(This is an excerpt of the article "TELLING THE FILIPINO STORY TO THE WORLD : Both sides now: Senate’s ‘Lazarus,’ ‘Demi Moore’" by Cynthia Balana in today’s issue of the Philippine Daily Inquirer. You can also see the whole article here: http://newsinfo.inquirer.net/inquirerheadlines/nation/view/20101130-306105/Both-sides-now-Senates-Lazarus-Demi-Moore)
The lady fights graft
Long before she became a senator, Miriam Defensor-Santiago swam against the tide during her tenure as commissioner of the Bureau of Immigration and Deportation (BID), now simply BI.
“Parang mga sagong hinalo (They looked rattled),” was how I described BID employees when they met Miriam on her first day at the bureau.
Miriam came to the BID in January 1988 backed by a short but impressive list of personally handpicked men and women. Some were former RAM boys of the 1986 EDSA Revolution, like Col. Bienvenido Alano, Navy Cmdr. Ruben Domingo, Maj. Wilfredo Pabalan and Maj. Noe Wong.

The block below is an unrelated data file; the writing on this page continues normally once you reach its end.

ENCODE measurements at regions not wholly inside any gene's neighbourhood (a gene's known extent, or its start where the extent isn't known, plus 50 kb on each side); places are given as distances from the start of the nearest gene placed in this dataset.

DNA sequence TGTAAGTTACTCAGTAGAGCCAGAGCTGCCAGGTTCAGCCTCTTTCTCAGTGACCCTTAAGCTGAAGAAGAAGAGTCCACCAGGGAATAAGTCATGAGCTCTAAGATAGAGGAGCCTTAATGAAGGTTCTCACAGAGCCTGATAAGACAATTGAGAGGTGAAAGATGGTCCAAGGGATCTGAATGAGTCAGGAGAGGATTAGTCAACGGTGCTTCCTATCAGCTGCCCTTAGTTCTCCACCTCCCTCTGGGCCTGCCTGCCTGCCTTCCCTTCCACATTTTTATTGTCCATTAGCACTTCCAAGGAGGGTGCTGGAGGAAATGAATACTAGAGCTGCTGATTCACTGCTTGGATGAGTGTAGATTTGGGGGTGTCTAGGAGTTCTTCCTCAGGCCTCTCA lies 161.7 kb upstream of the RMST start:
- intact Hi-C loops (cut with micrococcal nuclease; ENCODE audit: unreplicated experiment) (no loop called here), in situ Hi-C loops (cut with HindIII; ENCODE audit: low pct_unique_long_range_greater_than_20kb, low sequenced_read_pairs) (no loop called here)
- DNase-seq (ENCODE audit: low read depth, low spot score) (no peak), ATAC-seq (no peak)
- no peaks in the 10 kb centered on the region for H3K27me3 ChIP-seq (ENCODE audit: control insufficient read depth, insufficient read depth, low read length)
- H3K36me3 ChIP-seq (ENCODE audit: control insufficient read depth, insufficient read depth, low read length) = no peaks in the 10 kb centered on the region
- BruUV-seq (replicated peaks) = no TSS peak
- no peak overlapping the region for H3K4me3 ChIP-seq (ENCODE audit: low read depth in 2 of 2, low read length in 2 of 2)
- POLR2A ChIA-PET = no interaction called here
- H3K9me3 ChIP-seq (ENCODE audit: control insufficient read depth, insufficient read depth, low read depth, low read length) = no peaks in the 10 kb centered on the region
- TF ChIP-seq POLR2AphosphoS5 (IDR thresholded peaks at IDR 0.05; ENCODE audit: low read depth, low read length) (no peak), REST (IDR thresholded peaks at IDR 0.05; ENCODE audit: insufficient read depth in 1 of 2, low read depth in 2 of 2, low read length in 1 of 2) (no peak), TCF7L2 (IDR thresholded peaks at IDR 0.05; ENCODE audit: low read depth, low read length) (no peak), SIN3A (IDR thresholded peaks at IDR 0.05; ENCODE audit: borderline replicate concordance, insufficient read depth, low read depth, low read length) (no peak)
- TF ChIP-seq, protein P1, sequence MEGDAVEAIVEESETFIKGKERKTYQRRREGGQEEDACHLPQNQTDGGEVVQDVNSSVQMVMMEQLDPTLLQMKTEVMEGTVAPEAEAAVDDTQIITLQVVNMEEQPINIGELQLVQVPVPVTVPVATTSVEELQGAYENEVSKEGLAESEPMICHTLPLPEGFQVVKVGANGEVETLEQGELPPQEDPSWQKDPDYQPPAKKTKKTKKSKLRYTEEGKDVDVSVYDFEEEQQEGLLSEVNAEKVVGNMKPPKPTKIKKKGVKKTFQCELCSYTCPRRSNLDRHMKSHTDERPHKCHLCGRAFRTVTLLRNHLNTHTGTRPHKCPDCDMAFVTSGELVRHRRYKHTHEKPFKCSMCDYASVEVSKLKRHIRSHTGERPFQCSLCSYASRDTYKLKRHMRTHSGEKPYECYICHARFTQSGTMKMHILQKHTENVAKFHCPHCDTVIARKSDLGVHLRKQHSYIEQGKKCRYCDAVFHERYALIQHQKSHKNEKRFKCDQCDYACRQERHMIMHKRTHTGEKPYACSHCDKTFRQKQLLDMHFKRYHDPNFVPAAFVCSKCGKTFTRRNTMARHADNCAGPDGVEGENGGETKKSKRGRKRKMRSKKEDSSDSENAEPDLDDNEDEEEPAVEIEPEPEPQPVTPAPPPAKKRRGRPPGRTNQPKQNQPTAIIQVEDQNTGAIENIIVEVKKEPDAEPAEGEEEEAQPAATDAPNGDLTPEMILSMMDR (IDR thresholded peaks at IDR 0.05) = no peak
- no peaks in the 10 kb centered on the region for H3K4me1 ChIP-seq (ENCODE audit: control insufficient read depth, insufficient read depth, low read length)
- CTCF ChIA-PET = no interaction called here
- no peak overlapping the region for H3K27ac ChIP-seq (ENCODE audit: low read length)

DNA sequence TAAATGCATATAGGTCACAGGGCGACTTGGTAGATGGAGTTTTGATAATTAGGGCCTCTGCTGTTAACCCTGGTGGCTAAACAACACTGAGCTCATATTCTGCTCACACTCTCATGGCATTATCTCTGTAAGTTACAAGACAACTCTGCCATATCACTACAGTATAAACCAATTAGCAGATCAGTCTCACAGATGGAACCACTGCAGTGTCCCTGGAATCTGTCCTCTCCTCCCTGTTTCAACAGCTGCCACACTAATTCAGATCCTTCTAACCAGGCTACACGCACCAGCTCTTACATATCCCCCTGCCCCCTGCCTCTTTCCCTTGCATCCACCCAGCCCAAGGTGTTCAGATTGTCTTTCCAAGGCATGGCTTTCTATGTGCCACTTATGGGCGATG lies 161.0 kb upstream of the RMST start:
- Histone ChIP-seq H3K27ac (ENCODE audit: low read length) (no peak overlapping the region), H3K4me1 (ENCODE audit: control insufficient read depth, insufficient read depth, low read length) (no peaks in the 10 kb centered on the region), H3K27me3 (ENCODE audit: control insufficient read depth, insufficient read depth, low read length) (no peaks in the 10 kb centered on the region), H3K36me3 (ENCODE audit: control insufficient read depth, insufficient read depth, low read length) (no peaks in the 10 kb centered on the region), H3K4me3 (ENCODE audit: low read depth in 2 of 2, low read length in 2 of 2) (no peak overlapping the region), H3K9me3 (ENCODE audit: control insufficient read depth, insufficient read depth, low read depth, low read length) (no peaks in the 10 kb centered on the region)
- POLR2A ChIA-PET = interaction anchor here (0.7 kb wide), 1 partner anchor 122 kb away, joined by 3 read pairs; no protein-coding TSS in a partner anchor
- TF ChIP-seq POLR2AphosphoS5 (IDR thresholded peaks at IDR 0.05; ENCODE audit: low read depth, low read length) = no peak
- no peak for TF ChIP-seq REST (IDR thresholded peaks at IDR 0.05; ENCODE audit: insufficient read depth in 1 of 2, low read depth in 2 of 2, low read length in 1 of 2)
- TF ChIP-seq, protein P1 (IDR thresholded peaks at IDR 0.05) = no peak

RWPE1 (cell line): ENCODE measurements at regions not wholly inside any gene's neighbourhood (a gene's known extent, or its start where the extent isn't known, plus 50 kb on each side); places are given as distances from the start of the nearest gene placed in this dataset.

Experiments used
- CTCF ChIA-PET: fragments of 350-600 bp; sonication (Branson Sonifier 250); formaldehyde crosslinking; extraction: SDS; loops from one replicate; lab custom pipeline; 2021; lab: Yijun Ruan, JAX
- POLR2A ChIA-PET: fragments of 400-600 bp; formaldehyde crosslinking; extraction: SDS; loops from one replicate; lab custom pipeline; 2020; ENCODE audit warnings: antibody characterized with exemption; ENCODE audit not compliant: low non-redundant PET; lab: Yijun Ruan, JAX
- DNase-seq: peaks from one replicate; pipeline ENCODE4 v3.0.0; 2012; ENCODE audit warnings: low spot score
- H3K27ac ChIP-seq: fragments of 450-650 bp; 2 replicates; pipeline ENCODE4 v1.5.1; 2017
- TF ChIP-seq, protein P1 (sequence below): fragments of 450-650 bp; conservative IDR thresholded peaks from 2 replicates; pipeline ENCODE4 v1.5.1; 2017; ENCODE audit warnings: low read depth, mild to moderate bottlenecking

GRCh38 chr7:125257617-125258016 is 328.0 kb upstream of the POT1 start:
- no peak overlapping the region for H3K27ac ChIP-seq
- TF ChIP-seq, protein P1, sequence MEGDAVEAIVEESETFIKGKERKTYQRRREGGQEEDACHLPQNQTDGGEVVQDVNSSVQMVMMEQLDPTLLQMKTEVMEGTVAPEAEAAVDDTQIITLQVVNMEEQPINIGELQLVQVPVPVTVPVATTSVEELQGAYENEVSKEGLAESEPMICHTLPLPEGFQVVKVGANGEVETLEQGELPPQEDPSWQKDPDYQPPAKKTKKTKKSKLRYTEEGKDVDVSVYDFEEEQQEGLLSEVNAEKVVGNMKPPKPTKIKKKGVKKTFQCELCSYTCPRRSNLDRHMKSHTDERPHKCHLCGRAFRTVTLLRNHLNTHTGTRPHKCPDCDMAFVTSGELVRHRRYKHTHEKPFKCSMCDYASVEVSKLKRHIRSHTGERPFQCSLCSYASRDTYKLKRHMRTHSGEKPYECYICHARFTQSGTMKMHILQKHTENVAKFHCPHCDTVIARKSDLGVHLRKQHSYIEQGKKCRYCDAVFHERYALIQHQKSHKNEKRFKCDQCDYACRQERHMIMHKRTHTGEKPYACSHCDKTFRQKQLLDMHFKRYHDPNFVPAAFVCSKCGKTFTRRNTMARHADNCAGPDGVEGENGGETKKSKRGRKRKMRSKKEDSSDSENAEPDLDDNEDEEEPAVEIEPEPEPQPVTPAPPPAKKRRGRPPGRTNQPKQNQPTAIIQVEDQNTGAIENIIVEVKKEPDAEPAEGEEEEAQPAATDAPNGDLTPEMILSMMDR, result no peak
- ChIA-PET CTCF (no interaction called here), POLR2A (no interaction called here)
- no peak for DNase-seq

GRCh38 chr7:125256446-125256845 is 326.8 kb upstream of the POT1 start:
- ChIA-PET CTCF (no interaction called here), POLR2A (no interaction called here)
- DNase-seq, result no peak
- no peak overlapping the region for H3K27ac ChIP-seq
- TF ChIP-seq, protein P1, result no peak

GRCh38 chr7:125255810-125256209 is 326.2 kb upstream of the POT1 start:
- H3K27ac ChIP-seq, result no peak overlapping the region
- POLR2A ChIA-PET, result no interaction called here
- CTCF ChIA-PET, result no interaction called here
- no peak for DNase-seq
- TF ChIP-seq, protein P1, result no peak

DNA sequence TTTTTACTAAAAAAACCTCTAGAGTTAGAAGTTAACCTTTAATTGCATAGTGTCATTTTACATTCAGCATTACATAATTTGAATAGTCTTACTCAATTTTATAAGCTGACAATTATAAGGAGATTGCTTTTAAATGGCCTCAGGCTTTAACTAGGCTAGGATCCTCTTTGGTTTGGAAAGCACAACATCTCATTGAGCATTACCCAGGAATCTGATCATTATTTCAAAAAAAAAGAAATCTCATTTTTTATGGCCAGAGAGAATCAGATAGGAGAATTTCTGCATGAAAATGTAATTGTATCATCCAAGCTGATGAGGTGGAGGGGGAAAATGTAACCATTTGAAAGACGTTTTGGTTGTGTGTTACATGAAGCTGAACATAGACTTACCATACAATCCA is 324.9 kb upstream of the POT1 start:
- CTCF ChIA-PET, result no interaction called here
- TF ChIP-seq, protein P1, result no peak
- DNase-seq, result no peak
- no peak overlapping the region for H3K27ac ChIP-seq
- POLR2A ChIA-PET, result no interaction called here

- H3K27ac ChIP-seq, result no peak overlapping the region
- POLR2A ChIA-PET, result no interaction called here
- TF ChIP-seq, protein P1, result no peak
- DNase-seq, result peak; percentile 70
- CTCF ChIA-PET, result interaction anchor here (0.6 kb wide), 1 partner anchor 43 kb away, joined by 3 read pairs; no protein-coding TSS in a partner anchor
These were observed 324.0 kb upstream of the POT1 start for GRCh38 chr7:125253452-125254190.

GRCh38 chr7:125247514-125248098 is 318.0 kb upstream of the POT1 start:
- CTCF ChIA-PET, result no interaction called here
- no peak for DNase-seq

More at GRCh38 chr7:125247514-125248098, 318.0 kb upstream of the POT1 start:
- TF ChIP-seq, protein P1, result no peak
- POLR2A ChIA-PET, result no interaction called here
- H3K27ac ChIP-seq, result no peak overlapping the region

I was amused at how this 5’2” woman with a lean frame could turn the BID world upside down in her anticorruption campaign. Miriam instantly drew accolades as well as brickbats.
President Cory called Miriam “the brightest spot in my administration” until they parted ways a few years later for many reasons. As a young and idealistic reporter, I found myself practically breathing and living Miriam.
Like other BID employees, I reported for work as early as 8 a.m. The chief honcho was in her office at 7 a.m. I would leave only after Miriam had left. The glass door and windows of the press room, which was adjacent to Miriam’s office, made it easier for me to see her coming in and going out.
Covering her meant you had to be on your toes 24/7. Once, I followed a fuming Miriam, who had confronted an impertinent woman employee. With lightning speed, Miriam pulled the employee’s chair, causing the employee to fall off, before she made a triumphant exit.
A different story, however, reached the media persons who had arrived late for the press briefing. They asked Miriam if it was true she hurled a chair at an employee.